This review provides time-dose and activity-type evidence for programs looking to use time in nature as a preventative measure for stress and mental health strain and also demonstrates opportunities in six specific foci for more research in this area.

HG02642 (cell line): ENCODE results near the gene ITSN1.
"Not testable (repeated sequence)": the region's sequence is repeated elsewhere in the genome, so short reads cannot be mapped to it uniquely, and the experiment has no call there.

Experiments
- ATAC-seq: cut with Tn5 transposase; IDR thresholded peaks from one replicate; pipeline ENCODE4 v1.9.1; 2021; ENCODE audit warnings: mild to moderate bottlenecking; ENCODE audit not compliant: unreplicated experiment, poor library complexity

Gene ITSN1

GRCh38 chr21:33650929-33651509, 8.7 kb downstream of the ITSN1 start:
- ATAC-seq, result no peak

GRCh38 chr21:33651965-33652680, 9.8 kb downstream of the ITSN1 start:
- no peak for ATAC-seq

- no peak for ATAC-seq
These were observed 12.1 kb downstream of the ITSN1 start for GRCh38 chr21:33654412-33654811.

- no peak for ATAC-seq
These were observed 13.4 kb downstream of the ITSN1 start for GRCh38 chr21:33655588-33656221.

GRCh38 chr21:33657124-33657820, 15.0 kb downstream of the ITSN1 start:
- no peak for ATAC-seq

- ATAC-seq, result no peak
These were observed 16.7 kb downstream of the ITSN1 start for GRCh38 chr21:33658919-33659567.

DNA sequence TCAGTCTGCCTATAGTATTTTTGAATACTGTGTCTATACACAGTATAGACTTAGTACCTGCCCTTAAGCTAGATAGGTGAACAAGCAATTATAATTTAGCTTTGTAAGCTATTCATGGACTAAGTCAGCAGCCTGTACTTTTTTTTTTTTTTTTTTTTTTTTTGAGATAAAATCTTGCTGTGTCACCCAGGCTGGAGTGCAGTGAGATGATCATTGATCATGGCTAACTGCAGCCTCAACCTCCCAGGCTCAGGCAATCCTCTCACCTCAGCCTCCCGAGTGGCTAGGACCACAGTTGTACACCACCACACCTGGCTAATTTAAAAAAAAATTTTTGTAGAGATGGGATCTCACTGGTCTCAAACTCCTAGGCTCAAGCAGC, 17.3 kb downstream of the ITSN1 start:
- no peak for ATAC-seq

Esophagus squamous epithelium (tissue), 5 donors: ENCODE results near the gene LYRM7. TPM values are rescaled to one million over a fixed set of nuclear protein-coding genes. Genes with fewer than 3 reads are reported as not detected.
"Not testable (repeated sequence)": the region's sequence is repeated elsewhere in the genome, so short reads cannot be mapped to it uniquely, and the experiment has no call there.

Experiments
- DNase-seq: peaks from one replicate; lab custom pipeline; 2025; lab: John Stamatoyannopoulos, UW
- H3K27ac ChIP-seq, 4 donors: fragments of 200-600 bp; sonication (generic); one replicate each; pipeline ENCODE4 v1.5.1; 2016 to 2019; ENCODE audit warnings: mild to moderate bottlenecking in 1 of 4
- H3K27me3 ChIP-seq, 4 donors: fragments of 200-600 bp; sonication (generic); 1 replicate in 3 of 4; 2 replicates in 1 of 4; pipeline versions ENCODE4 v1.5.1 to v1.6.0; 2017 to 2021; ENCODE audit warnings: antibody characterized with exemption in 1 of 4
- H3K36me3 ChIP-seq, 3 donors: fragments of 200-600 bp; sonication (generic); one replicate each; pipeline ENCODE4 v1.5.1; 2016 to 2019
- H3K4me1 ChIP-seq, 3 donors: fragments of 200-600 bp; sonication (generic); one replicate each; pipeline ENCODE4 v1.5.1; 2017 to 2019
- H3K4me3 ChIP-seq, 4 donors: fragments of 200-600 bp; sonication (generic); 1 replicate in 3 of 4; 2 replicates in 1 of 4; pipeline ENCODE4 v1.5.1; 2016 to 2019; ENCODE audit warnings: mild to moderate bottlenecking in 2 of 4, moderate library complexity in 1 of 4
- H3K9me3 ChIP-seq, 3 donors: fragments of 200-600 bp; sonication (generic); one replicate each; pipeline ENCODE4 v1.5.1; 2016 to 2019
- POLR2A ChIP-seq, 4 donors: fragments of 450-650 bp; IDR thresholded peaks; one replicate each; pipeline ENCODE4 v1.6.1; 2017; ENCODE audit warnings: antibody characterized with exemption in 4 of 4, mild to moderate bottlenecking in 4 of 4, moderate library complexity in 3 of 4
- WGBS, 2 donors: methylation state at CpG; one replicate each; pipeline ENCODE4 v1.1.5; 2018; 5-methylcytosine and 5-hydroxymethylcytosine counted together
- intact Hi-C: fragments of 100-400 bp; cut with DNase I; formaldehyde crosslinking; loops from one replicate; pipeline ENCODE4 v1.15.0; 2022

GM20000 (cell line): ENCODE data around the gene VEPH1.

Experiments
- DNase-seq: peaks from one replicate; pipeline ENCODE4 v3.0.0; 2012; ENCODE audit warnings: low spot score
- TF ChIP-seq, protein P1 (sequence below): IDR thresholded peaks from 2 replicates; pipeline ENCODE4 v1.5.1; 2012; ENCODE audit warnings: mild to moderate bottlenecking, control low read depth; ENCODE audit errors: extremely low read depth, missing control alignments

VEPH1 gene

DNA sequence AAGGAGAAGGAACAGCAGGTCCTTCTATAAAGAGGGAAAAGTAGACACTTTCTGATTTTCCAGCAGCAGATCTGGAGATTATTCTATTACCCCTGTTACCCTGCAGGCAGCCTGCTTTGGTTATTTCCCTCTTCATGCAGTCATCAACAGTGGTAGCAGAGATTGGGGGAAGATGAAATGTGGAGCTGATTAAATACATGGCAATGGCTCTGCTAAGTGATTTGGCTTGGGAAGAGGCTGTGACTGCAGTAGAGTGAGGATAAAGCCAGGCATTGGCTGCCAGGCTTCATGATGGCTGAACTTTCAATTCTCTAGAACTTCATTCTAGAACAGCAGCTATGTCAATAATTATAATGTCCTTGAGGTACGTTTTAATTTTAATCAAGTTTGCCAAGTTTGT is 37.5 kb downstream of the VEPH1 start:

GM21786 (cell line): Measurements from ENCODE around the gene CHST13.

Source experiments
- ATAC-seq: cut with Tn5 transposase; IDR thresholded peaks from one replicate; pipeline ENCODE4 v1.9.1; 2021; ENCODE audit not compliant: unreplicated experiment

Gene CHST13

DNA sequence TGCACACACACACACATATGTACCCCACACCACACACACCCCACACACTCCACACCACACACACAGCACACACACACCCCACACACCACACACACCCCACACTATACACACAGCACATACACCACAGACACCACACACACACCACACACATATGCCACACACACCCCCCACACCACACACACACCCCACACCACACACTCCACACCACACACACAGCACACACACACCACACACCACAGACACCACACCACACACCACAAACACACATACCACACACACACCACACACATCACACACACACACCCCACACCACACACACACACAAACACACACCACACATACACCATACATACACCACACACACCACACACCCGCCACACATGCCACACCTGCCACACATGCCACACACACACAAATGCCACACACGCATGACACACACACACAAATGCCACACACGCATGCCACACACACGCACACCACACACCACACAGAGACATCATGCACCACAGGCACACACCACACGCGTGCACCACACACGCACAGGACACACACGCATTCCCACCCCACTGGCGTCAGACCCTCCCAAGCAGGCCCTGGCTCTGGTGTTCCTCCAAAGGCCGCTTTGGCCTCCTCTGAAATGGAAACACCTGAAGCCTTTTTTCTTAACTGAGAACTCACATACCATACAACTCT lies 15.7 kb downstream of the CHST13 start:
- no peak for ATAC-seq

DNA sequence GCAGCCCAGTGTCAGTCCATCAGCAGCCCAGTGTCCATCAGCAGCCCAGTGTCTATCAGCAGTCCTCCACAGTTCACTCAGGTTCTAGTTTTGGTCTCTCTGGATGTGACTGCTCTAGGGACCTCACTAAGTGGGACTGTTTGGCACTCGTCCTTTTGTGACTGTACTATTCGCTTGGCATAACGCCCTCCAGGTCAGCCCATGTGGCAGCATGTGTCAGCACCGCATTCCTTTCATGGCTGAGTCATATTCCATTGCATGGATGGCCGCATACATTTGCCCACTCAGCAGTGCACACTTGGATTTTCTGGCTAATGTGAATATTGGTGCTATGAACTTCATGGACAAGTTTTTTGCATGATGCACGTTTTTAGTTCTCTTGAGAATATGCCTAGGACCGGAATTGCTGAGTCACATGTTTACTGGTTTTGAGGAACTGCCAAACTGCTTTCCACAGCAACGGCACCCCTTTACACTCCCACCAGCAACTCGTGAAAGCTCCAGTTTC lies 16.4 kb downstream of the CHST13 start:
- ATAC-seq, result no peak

College and university students exhibit high levels of stress, anxiety, depression, and other mental health issues. While counseling, medications and, in more severe cases, hospitalization is all appropriate treatments for such conditions, an increasing body of evidence has demonstrated that spending time in nature can provide tangible benefits for mental health and well-being. The aim of this study was to define a “dose” of time in nature that could be prescribed to college-age students, as a preventative and supportive mental health and well-being intervention. The specific objectives of this scoping review were thus: to define the minimum amount of time in nature that results in positive impact on mental health and well-being for college-aged students; to describe the types of engagement with nature that elicited the impact, and to describe and explore the most commonly used measure of effect pre- and post-time in nature.